Rose whipping up a Master Meal


Anti-clockwise from front – Neil, Rose, Lauren, Shannon, Allan, Simon, The Earl

Of course we have been catching up with the extended Stone/Mackenzie family too.  We reminisced about spending so many Christmases together when we were still raising our own kids. They’re all grown now with kids of their own and what a great bunch those kids are.


Just a few of the extended family who popped in for tea


Barbara and Andrew’s cottage on The Farm


An outhouse used as an office and guest flat

Our kids went off for a golfing weekend to Pennington this weekend so we were left to our own devices.  On Friday we had lunch with Barbs and Andrew and yesterday another of our clan arrived from Bloemfontein so we went to The Farm to greet them and have family braai.

Soon after the Bothas arrived, The Earl invited the kids to go to the dam to fish.  I knew the Mackenzie boys would not hesitate.  Rebecca, however, is a girlie girl and I expected her to decline.  How wrong I was.  “I’ve got my fishing rod,” she said.   “Are you sure?” said Mom.  “I don’t think we packed it.”  “Of course, Dad did!”  she insisted and went off to fetch it.

So off the merry little band went.   How delighted we all were when they returned with two fat bass – both caught by 8 year-old girlie girl Rebecca!


Becca with her Bass

While the fisherfolk were off adventuring the rest of us enjoyed Barbara’s shady garden.


Caleb decided that the fishpond would be a good place to cool off.

The Earl cooked the bass as a starter before the braai.  The kids insisted that they would not be eating fish – but all of them did!  Becca only had a tiny bit but got a bit of scale so that put her off!  The others were back for seconds.


Becca trying some fish


Little Emma loved her sisters fish


Seth said no way was he eating Bass – but here he is enjoying it!

The Earl had some willing helpers with the braai.  Aiden and Seth helped chop wood.  Henk has some braaing skills of his own and saved the day when the wood wouldn’t burn.  The food was delicious and the bonding even better.  And what a perfect evening it was after all the cold weather we’ve been having.


Getting the braai going


The essential Boerwors


Henk grilling the steak and chops


Kruger National Park – Day 23

2 December 2017 –

We haven’t seen cats for a few days and were feeling a little restless about it as it’s Tony and Pat’s last full day in The Park.   It would be nice to get one last sighting of a predator for them.

I suggested we drive to Tshokwane for breakfast because lions and leopard had been seen in that area.   Everybody agreed.

Before we left camp we found this chap foraging on the neighboring campsite.


White-throated Robin-Chat

We drove the scenic route along the river and took all the loops we could.


Frisky male impala were butting heads and interlocking horns – it seemed more play than serious rivalry


A hippo still out grazing before going back into the water for the day


The Earl aways gets a fright when these giants suddenly appear and cross in front of him


These gentle waterbuck said a cheery good morning

There was a lull in sightings when all of a sudden we jerked to attention.  Something was crossing the road ahead of us.  Leopard, cheetah – No LION!   We all got an eyeful of her and then she was gone.  Maybe some more would follow and cross over too.  We waited a few minutes but nobody came.  Just a little ahead we saw a stationary car.  As we approached I saw them – lion lying under a tree.  A farewell gift for our friends,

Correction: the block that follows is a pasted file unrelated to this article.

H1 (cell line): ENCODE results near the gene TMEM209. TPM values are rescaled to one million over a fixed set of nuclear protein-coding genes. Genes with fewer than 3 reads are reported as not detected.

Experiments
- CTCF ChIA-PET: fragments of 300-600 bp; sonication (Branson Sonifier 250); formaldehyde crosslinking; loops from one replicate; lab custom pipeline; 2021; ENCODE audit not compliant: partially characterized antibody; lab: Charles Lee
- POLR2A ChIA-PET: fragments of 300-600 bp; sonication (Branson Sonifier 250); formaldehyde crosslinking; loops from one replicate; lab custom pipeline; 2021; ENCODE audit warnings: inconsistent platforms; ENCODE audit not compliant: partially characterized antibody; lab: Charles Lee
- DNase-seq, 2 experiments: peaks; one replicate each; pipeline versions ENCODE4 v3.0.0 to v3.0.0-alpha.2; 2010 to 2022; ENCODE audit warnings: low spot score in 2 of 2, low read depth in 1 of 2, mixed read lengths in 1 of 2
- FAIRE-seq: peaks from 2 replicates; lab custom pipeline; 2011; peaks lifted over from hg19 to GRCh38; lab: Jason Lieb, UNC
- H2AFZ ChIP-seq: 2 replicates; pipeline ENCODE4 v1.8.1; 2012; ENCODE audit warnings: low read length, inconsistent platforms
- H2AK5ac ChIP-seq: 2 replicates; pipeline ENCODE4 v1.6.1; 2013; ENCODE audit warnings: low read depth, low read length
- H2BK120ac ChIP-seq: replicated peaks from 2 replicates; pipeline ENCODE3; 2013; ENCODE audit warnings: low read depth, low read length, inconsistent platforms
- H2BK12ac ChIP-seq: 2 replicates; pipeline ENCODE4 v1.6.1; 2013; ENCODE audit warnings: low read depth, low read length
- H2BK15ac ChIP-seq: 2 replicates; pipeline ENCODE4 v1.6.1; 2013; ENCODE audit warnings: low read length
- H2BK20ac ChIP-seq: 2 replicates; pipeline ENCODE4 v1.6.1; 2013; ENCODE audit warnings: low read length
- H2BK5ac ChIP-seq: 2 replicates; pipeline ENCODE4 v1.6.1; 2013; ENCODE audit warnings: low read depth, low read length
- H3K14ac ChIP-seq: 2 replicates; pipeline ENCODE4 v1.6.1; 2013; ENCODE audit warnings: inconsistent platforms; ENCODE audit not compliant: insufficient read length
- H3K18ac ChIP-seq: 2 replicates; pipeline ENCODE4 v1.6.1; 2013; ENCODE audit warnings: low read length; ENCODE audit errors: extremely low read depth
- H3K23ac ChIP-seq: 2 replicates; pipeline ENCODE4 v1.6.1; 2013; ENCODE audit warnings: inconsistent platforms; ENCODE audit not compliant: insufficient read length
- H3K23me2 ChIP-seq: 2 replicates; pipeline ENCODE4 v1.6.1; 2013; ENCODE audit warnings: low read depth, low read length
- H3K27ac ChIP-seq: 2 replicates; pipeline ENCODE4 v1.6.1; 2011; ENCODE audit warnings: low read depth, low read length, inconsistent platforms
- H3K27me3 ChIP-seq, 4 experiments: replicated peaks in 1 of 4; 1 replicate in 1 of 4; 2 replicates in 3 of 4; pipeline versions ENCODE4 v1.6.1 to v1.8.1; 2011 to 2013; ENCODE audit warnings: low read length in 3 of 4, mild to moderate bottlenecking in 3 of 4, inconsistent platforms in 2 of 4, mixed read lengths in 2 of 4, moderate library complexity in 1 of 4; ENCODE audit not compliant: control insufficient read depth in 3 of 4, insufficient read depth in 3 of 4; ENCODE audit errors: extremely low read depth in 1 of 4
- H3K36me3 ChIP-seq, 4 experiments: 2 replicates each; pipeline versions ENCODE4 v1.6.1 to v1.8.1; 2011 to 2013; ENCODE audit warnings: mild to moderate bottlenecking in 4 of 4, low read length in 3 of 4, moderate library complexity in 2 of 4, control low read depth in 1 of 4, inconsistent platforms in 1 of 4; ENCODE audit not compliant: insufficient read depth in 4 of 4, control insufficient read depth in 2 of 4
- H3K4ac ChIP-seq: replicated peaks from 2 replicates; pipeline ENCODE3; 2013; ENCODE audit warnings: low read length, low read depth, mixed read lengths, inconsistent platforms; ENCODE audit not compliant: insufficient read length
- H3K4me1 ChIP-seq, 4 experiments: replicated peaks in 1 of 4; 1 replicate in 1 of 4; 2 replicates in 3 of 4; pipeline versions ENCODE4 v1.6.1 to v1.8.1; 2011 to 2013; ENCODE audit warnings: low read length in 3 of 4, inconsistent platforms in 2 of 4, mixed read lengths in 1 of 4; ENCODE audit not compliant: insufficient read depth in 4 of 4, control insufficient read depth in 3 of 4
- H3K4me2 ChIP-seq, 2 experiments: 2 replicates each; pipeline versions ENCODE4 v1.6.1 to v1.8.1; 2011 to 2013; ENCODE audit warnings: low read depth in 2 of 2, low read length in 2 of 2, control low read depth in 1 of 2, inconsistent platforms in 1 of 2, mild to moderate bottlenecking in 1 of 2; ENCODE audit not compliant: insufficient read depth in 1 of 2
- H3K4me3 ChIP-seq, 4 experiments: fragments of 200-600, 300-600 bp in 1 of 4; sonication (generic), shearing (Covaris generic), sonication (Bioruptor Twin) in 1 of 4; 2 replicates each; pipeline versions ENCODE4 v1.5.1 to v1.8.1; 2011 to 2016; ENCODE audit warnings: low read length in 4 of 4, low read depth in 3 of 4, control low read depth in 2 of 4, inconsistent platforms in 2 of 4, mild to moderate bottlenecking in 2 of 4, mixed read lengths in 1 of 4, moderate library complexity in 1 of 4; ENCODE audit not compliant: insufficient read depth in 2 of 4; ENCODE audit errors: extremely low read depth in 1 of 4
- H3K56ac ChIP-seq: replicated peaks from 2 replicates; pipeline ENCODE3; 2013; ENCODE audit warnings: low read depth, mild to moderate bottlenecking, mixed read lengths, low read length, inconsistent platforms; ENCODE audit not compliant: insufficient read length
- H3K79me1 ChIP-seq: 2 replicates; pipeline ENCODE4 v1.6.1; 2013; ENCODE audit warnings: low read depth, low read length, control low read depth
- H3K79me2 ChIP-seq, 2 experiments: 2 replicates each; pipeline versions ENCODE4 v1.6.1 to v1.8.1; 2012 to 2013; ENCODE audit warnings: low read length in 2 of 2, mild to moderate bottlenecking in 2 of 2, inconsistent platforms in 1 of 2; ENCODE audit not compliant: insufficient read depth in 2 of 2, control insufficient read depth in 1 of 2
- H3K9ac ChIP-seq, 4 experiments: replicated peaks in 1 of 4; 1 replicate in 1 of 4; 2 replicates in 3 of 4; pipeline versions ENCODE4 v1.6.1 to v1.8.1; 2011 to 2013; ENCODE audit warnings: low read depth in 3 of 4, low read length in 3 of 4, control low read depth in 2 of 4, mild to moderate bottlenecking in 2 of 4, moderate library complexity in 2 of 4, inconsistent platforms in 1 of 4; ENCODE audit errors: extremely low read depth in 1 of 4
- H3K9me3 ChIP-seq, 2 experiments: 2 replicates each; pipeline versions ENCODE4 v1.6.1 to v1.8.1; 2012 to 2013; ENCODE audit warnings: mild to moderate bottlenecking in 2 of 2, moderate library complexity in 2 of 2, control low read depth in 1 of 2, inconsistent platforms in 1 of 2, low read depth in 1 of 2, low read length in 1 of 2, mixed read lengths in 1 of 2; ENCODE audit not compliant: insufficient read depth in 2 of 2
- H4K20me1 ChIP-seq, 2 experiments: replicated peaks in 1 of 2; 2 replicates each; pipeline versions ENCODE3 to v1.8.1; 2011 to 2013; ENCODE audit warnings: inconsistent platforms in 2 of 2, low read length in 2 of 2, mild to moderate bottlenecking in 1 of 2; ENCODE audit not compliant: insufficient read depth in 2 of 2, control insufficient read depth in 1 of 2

The other car left and we had them to ourselves for a while. Suddenly another lion appeared and then two of them got up together to change position and flop down again


What an awesome sighting.  But wait – there’s more.  We drove on a little further and spotted two more lionesses lying on a log. There was a lot of foliage blocking them so we didn’t get photos but enjoyed seeing them get up and stretch before settling back down again.

We were thrilled at this sighting which was just before we got to our breakfast stop.  At Tshokwane we were amused when this pied barbet settled on a plate and himself to scraps!  I’ve never seen a barbet do that before.

IMG_8272On our return we concentrated on bird watching and enjoyed seeing a common duiker, giraffe and zebra.   As we approached the lion spot a car stopped us and said there were male lions up ahead.   Our females had left but these boys had settled in close by to where they had been. The one remained asleep but the other gave us a bit of entertainment.


Why did you wake me up?


Oh how tiresome – yawn, yawn!


Don’t you know a lion needs 20 hours of sleep per day?


Oh well – while I’m up i might as well have a scratch

When we came to the place where we expected to find a leopard on the rocks, we got a klipspringer instead!


We decided to take a long midday break as it was really hot again today.  We swam in the pool a few times and only went to Lake Panic later in the afternoon for an hour.  I would be quite happy to spend an entire day in this hide as even on a slow day interesting things happen.  You have to sit very quietly in a hide and at first you might think there is nothing there but when you really look you start to see things. It took a while for us to notice that a Jacana at the far end of the pond had four chicks that must have been just out of their eggs.  Father Jacana looks after the kids while Mom goes off to find another mate and another nest in which to lay her eggs.